Summary of “How to Orchestrate Change from the Bottom Up”

PCMH requires primary-care doctors to change their daily work practices by moving from reactive care to prevention and by using evidence-based guidelines to treat patients with chronic illnesses like diabetes.
I observed them as they engaged in activities such as “Huddling,” where doctors and medical assistants discussed the conditions and progress of patients coming in for office visits that day, and strategic planning meetings, in which managers, doctors, and medical assistants talked about how to best implement the reforms.
From an analysis of the data, I was able to identify the most significant factor: On the teams that were most successful, managers had enlisted the aid of medical assistants to help change the doctors’ behaviors.
Third, the medical assistants were central in the doctors’ peer network, enabling them to spread the word about those doctors who had adopted the new practices.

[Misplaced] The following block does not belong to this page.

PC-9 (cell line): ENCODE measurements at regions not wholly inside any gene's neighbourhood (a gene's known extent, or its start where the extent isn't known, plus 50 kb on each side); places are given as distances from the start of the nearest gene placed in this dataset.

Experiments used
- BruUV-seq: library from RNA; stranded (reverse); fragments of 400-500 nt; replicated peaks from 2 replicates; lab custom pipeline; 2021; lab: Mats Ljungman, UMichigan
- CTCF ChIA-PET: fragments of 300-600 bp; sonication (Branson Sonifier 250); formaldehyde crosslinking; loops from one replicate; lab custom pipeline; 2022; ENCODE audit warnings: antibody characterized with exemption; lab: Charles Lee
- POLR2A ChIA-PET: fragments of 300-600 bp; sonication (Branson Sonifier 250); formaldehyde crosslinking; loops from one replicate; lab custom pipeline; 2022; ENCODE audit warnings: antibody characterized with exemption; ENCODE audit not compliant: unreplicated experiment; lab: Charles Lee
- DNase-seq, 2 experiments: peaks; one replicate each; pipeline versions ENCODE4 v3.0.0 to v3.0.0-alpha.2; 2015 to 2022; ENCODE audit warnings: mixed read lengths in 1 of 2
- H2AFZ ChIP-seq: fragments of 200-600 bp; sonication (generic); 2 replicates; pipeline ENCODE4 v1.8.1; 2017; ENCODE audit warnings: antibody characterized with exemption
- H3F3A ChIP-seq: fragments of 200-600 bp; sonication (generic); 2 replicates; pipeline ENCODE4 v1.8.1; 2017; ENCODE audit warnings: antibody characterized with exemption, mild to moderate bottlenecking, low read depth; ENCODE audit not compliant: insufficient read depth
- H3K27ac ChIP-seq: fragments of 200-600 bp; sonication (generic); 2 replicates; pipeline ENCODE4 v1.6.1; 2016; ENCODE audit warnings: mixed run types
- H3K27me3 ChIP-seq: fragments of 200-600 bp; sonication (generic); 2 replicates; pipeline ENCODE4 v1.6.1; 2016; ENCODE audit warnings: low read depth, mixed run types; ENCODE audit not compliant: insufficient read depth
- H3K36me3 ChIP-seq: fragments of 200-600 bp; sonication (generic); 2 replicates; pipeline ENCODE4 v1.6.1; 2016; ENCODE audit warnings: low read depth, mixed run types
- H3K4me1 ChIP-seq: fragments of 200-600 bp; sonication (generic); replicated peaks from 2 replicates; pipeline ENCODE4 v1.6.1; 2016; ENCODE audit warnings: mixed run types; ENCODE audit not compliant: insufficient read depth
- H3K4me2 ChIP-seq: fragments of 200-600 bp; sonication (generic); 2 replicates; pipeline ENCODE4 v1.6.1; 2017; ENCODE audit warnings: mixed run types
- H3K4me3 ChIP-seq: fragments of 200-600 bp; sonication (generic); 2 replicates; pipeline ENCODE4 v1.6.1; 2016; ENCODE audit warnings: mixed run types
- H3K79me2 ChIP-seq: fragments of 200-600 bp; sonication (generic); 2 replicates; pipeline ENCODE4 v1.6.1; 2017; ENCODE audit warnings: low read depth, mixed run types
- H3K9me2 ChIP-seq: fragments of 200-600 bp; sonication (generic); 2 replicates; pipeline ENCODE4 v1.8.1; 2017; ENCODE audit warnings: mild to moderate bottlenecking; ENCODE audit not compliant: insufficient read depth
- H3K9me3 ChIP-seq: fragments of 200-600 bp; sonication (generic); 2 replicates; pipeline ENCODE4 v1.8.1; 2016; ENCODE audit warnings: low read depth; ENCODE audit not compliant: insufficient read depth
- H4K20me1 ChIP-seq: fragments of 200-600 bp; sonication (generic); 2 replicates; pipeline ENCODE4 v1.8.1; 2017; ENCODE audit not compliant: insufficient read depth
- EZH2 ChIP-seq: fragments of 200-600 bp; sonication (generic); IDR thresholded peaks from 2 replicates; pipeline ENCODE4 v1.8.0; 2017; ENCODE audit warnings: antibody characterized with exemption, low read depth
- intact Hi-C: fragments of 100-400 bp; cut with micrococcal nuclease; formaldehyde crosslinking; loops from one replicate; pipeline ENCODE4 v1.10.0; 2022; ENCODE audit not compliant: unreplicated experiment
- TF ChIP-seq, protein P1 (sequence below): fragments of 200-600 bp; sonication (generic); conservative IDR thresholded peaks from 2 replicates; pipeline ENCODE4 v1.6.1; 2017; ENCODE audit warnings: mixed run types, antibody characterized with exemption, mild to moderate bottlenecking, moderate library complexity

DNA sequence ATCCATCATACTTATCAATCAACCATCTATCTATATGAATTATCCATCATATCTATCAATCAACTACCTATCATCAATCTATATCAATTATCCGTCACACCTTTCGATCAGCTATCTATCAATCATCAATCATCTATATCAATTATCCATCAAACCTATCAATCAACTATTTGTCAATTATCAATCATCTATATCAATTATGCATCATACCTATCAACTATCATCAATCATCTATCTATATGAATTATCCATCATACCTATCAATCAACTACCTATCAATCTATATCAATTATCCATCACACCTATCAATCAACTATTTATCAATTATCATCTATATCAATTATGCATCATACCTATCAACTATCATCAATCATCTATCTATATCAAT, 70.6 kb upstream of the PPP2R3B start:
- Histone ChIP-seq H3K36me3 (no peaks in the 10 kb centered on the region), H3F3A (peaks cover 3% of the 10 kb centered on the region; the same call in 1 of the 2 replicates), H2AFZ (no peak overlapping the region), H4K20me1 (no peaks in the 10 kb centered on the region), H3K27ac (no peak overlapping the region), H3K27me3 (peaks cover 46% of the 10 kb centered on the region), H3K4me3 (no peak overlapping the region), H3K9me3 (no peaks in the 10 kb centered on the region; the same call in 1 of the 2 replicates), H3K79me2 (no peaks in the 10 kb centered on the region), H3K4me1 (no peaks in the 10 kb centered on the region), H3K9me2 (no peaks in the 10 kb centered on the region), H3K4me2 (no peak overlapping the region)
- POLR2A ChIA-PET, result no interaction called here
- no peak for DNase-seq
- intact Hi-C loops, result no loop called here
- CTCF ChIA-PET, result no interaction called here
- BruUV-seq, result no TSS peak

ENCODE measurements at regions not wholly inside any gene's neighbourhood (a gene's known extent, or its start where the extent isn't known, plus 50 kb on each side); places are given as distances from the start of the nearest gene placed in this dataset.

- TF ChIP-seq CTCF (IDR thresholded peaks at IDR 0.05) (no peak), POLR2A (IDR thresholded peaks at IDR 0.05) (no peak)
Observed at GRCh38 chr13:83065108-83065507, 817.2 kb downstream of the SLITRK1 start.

In the script, medical assistants would pose the change as something a doctor could do as a favor to them as opposed to being a policy imposed by management.
As one medical assistant recalled, “I told [doctor] that when patients are on the list, I need to keep managing them, and that takes time. Finally, she said she would do the to get those patients off the list for me.” In other words, the doctors viewed themselves as helping the medical assistants and, as one doctor noted, “We want to keep the MAs happy because we depend on them.” Doctors were willing to make changes to help their MAs, as long as these decisions did not run counter to their clinical judgment.
Importantly, the managers at the successful hospital freed up time for their MAs to engage in the new work associated with influencing the doctors.
While my study investigated two hospitals that were trying to change the work practices of its doctors, I believe the idea of leveraging the structural power of low level workers to push change from the bottom up has broader implications, especially for other organizations employing professionals.

The orginal article.